An event took place today. The U.S. Secretary of State and the Minister of Foreign Affairs met to discuss the softwood lumber issue. The secretary said that we needed to put the dispute in proper perspective and that it is only a small part of the trade between the countries.

Is this U.S. position on the softwood lumber crisis not becoming worrisome and does it not reduce the prospect of the ruling on this matter being respected? Does it not impel the government to negotiate something that is not negotiable? We all agree that a ruling is not negotiable.

From the perspective where the survival of our industry is being threatened, why is the government reluctant to help by providing loans and aid to the companies?

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8:30 p.m.

NDP

Peter Julian NDP Burnaby—New Westminster, BC

Mr. Chair, I very much appreciate both questions from my colleague.

First, the question on the negotiations is quite worrisome. In my opinion, the government is preparing to negotiate. It has already moved ahead on this, but has not taken any concrete action. There is cause for concern that the government is trying to negotiate a cut-rate deal because it does not have any other plan of action.

The second question is very important. I began my speech by saying that we support the idea of granting loans to the industry and paying the legal fees because we have no choice. It is because of the government's inaction that we are required to support the industry.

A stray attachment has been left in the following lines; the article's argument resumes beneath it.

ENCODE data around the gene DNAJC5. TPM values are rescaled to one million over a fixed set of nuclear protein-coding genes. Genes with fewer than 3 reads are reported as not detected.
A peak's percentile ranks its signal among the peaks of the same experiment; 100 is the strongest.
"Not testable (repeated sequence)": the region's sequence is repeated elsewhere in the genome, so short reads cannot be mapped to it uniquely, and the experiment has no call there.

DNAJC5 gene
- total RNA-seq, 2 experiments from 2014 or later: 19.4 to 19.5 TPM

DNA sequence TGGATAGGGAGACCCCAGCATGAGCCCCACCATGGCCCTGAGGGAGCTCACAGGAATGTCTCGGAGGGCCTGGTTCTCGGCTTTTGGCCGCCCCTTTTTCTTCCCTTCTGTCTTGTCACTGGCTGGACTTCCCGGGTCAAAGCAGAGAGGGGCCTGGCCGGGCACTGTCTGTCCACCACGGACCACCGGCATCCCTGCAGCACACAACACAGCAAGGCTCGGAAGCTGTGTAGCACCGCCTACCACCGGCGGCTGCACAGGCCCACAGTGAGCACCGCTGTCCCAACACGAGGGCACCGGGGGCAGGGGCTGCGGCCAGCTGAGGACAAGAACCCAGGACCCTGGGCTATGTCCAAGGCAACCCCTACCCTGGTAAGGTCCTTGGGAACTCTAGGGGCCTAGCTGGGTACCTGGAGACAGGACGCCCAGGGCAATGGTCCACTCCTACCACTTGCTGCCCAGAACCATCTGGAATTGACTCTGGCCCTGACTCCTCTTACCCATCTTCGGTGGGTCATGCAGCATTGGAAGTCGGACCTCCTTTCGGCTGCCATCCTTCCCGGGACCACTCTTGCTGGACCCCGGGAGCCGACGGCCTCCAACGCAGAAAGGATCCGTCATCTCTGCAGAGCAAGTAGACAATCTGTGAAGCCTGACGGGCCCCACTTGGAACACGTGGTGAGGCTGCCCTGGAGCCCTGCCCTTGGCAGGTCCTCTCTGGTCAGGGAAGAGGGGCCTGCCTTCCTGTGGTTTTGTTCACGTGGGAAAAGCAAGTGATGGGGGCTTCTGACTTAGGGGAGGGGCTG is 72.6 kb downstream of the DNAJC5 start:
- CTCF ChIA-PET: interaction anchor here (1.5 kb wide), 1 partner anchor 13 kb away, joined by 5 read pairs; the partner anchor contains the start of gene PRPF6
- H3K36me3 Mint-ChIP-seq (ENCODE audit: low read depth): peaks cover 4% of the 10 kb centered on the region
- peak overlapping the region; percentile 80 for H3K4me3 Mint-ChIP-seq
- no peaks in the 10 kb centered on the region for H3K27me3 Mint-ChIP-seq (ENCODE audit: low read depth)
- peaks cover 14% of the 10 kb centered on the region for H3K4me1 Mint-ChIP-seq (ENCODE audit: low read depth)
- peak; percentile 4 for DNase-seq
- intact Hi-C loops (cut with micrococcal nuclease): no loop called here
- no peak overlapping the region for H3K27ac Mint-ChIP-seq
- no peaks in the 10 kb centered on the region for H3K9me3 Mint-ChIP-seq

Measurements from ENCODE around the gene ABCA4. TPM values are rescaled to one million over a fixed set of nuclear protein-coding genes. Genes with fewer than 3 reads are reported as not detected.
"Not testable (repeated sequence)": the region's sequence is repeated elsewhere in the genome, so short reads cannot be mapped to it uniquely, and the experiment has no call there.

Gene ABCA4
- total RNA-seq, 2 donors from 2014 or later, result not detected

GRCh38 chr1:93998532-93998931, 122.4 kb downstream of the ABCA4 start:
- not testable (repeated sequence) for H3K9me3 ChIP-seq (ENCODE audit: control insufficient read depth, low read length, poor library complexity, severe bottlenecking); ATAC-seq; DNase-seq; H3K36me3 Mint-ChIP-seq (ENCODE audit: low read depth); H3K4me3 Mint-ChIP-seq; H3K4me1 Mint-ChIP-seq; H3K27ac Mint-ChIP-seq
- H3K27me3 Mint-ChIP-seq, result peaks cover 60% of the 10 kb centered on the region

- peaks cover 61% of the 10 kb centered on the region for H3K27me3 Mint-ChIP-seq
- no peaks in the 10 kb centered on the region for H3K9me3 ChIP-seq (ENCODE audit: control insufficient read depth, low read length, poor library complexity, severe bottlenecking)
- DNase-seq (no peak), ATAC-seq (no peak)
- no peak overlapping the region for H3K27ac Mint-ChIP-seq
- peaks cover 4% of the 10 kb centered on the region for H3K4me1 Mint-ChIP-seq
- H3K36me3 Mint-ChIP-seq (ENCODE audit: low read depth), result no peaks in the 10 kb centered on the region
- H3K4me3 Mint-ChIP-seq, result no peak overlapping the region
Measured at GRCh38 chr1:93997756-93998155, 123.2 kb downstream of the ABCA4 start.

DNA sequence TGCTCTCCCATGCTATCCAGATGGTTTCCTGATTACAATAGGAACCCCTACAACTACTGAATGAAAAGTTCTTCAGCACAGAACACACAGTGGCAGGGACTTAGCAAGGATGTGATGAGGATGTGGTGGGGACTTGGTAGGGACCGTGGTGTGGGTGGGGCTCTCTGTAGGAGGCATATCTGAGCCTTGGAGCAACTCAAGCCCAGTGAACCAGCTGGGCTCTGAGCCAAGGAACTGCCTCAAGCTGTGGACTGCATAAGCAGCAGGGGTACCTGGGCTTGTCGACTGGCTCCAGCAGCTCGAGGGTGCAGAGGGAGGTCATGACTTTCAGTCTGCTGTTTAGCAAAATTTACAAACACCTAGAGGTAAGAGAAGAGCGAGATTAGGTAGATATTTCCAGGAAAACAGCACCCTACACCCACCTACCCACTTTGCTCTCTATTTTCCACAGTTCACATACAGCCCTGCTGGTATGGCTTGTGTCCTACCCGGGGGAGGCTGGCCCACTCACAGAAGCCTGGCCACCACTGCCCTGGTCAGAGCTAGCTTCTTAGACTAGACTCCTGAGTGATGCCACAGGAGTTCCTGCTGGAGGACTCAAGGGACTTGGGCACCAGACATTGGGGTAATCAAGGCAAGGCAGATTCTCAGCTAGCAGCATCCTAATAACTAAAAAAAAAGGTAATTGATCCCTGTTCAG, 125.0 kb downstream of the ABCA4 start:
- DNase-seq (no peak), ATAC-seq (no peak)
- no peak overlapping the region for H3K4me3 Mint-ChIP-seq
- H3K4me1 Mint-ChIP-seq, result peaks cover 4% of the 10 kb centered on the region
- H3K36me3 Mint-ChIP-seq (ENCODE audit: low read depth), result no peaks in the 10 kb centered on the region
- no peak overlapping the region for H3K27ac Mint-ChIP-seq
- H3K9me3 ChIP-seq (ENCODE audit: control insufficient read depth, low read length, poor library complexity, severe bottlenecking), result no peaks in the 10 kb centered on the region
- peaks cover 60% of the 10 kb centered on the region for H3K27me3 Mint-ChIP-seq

Other action would have been far more effective, which begs the question: why did the government not act in several areas when it was necessary to do so? Unfortunately, that is a question only the Liberal MPs can answer. Why are there crises in education, health and softwood lumber? Why did the government not act quickly enough to resolve these crises? I have no idea; it is a mystery to me.

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8:30 p.m.

Liberal

Roger Valley Liberal Kenora, ON

Mr. Speaker, first I would like to thank the House for this opportunity to debate the issue of softwood lumber. This debate acknowledges the considerable impact the softwood lumber dispute has had on the forestry industry in Canada. Many points have already been made and I will try to reinforce some of these as well as introduce some new ones. Some of the key areas of concern need to be covered.

The first point I would like to make is our great friendship with the United States. We are both very serious about free and fair trade. The softwood lumber dispute is not an isolated one. Whether we are speaking specifically on the softwood lumber sector, pulp and paper operations or value added plants, it is important to realize that the impact of this dispute is wide ranging and has been significant to the entire forestry sector. When I make comments tonight on the forestry sector, I am in fact speaking about the softwood lumber issue.